Archives par mot-clé : Recent

Radiosonde Temps Show Northern Hemisphere, Tropical Warming Has Mostly Paused Since 1998

by K. Richard, May 22, 2022 in NoTricksZone

A new study indicates nearly all the Northern Hemisphere and Tropical warming in the last 40 years occurred by the late 1990s.

CO2 has risen by about 50 ppm since 1998 (367 to 418 ppm).

Interestingly, upper-air measurements of temperature from balloon-borne sensor radiosonde data, shown below in the image from a new study (Madonna et al., 2022), suggest there was more warming from the early 1980s to late 1990s – when CO2 only rose about 25 ppm (341 to 367 ppm) – than there has been this century.

Radiosonde measurements appear to depict mostly flat temperatures trends since 1998 in both the Northern Hemisphere (25°N to 70°N) and tropics (25°S to 25°N).



Image Source: Madonna et al., 2022


Past global photosynthesis reacted quickly to more carbon in the air

by University of Copenhagen, Mar 10, 2022 in ScienceDaily

Ice cores allow climate researchers to look 800,000 years back in time: atmospheric carbon acts as fertilizer, increasing biological production. The mechanism removes carbon from the air and thereby dampens the acceleration in global warming.

Even under ice age conditions will plants, plankton, and other life forms be able to increase production whenever atmospheric carbon concentrations rise. The mechanism will not prevent an ongoing trend of global warming, but at least dampen the acceleration. This conclusion stems from an international collaboration involving the Physics of Ice Climate Earth (PICE) center of Niels Bohr Institute, University of Copenhagen.

“Global biosphere production through photosynthesis is the strongest absorbing flux of atmospheric carbon dioxide. It is therefore essential to understand its natural variability for a better projection of the future carbon cycle,” says Postdoc researcher Ji-Woong Yang, PICE, continuing:

“Nowadays, as we have Earth observation satellites and other advanced equipment, the mechanism of carbon fertilization is well established. However, we were not sure that the same mechanism existed in past periods where the climate was very different and atmospheric carbon concentrations much lower. The new results confirm the existence of the strong correlation and allow us to model future developments with more confidence.”

Eight glacial cycles are covered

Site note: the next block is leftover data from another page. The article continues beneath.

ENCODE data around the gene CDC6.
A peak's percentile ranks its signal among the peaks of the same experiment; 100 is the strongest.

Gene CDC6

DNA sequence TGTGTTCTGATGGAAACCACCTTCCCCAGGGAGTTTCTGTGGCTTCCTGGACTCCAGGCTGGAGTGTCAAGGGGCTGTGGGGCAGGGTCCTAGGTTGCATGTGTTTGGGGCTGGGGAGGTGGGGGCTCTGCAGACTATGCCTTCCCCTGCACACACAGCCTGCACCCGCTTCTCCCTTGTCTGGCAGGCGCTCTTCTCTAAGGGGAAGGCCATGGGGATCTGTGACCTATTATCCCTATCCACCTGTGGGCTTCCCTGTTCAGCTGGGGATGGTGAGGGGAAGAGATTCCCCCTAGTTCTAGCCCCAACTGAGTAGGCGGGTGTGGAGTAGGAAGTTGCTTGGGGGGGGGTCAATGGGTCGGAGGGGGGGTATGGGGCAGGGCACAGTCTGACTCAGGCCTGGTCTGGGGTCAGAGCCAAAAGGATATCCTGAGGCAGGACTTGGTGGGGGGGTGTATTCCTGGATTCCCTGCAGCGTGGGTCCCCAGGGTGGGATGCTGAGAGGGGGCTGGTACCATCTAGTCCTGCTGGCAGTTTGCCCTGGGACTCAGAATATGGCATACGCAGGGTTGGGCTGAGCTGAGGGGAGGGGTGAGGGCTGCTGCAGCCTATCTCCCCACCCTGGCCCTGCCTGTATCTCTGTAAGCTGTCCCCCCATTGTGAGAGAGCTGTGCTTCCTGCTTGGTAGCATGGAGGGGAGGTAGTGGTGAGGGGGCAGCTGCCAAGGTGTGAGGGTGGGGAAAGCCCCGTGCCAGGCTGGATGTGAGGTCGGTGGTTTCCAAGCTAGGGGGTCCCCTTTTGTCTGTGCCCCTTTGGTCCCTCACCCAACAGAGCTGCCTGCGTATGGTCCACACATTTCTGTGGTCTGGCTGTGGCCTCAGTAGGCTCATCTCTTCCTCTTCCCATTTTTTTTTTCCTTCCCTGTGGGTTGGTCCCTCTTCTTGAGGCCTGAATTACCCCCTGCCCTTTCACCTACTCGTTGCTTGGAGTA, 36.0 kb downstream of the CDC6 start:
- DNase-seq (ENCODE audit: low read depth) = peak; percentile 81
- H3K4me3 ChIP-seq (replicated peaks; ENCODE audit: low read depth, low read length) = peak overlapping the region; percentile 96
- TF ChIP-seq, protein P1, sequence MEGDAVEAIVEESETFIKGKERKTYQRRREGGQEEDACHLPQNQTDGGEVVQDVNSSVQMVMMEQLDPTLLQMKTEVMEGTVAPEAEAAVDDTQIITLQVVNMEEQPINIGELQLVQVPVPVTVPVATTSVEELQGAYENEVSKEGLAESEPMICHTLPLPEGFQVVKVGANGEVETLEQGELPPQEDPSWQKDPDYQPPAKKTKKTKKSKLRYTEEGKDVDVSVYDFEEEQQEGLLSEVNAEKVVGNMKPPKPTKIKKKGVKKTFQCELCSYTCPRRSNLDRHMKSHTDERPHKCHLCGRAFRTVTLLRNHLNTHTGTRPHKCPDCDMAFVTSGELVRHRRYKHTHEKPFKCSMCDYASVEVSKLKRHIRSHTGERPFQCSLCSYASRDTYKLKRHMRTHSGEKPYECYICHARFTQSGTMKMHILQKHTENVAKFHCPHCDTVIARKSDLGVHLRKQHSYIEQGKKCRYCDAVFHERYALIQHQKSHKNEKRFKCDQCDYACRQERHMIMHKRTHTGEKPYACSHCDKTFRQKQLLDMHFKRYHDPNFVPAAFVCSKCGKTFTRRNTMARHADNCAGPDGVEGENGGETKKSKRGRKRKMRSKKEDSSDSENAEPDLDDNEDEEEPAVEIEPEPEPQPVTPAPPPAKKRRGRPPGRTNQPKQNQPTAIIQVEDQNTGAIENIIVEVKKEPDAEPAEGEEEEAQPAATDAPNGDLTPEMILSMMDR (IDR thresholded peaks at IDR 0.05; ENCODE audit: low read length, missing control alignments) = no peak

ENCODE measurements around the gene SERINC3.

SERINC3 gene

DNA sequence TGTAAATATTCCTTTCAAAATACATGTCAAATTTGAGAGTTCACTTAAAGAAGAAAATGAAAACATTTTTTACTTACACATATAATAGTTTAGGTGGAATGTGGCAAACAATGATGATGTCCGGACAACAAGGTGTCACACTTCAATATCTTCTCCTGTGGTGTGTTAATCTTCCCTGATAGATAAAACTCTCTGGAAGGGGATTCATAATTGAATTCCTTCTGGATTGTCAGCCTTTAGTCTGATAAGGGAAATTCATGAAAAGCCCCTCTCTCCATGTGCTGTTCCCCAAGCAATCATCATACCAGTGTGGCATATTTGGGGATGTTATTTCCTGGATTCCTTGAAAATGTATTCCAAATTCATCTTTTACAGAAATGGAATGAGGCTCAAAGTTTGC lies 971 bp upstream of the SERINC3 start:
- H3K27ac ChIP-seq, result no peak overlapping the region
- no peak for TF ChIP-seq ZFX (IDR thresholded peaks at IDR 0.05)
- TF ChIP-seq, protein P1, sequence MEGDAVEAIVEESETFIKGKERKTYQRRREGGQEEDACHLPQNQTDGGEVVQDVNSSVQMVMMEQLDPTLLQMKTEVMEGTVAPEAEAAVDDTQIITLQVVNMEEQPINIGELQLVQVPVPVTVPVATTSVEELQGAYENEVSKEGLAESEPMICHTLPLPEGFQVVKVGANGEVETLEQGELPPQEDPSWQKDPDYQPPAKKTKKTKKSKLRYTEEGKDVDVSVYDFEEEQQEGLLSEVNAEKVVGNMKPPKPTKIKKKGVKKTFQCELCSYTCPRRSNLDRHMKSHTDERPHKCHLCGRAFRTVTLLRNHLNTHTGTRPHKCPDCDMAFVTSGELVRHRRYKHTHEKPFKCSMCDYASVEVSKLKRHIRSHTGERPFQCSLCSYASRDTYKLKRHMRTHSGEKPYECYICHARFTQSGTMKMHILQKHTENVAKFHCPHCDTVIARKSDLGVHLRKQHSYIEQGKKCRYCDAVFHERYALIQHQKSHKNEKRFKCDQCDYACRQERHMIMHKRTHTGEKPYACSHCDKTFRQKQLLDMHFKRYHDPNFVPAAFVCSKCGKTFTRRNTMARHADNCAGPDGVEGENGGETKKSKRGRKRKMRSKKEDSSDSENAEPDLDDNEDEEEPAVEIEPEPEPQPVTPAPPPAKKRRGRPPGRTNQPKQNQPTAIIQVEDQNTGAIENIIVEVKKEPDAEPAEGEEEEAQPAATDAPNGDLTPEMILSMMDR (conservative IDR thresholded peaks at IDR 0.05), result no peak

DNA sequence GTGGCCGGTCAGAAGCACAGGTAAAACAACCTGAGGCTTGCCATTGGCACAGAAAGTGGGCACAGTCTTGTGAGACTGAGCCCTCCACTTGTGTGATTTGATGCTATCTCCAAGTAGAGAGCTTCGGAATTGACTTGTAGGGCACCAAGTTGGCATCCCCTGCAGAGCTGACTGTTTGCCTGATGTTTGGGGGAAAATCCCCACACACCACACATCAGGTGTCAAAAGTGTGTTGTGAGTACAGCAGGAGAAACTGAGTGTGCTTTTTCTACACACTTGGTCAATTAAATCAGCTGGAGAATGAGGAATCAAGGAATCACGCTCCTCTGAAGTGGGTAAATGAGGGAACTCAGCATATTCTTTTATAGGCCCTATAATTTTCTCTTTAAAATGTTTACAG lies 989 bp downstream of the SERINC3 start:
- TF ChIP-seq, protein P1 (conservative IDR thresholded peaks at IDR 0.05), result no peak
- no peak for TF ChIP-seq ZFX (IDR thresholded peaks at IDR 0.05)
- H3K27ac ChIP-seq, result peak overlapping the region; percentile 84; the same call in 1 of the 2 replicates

In collaboration with Laboratoire des Science du Climat et de l’Environnement, France, the PICE team has studied the ancient air trapped inside tiny air bubbles in an Antarctic ice core. The ice core represents the last 800,000 years of climatic development.

The scientists take advantage of the fact that the oxygen atom does not only exist in the most common form 16O with 8 protons and 8 neutrons but also as the isotopes 17O and 18O. The isotopic composition is a tracer for biosphere productivity. Uniquely, the method will show the global level of biological production in contrast to other methods which give more localized results.

Combining the air bubble measurements with modeling of oxygen behavior in both the biosphere and the stratosphere, the researchers were able to quantify the biosphere productivity evolution under both glacial periods (ice ages) and interglacial periods. In total, eight glacial cycles were covered.

“The results clearly demonstrate that productivity drops during glacial periods and increases during interglacial periods. Further, a strong correlation exists with past atmospheric carbon dioxide concentrations measured from multiple ice cores. In addition, the effect is more prominent during glacial periods where the level of carbon dioxide and the global biosphere productivity start to increase several thousand years before the ice caps begin to melt. This correlation is explained by the strong fertilization effect by atmospheric carbon dioxide,” says Ji-Woong Yang.

Another dot on the graphs (Part II)

by Gavin, Feb 2, 2020 in RealClimate

We have now updated the model-observations comparison page for the 2021 SAT and MSU TMT datasets. Mostly this is just ‘another dot on the graphs’ but we have made a couple of updates of note. First, we have updated the observational products to their latest versions (i.e. HadCRUT5, NOAA-STAR 4.1 etc.), though we are still using NOAA’s GlobalTemp v5 – the Interim version will be available later this year. Secondly, we have added a comparison of the observations to the new CMIP6 model ensemble.